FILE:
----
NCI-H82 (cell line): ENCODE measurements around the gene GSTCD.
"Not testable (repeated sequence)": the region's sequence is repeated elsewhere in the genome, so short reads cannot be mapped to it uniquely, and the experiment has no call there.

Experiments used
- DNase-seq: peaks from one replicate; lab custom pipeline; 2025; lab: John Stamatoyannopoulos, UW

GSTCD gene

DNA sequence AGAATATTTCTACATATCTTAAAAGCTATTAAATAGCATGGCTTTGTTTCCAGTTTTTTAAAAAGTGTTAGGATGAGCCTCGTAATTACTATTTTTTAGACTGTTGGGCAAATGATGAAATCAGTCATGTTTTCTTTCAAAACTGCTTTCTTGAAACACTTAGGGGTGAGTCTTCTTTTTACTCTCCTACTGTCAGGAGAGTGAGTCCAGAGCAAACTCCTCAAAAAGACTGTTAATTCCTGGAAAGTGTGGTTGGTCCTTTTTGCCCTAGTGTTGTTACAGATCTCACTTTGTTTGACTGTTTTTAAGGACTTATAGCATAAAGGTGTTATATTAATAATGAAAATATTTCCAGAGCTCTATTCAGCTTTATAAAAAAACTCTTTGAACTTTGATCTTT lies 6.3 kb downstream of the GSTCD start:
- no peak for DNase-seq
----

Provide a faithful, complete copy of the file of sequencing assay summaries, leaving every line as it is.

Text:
NCI-H82 (cell line): ENCODE measurements around the gene GSTCD.
"Not testable (repeated sequence)": the region's sequence is repeated elsewhere in the genome, so short reads cannot be mapped to it uniquely, and the experiment has no call there.

Experiments used
- DNase-seq: peaks from one replicate; lab custom pipeline; 2025; lab: John Stamatoyannopoulos, UW

GSTCD gene

DNA sequence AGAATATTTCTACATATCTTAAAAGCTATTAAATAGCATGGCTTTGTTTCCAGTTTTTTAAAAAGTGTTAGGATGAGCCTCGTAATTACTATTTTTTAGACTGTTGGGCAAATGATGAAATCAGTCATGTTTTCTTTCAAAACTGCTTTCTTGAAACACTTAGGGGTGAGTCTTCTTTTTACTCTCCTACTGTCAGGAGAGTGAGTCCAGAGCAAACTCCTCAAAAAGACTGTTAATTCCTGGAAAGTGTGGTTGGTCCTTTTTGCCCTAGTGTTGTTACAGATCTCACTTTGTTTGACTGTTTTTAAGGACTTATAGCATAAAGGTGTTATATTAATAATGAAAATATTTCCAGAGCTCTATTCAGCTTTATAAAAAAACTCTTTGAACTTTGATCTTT lies 6.3 kb downstream of the GSTCD start:
- no peak for DNase-seq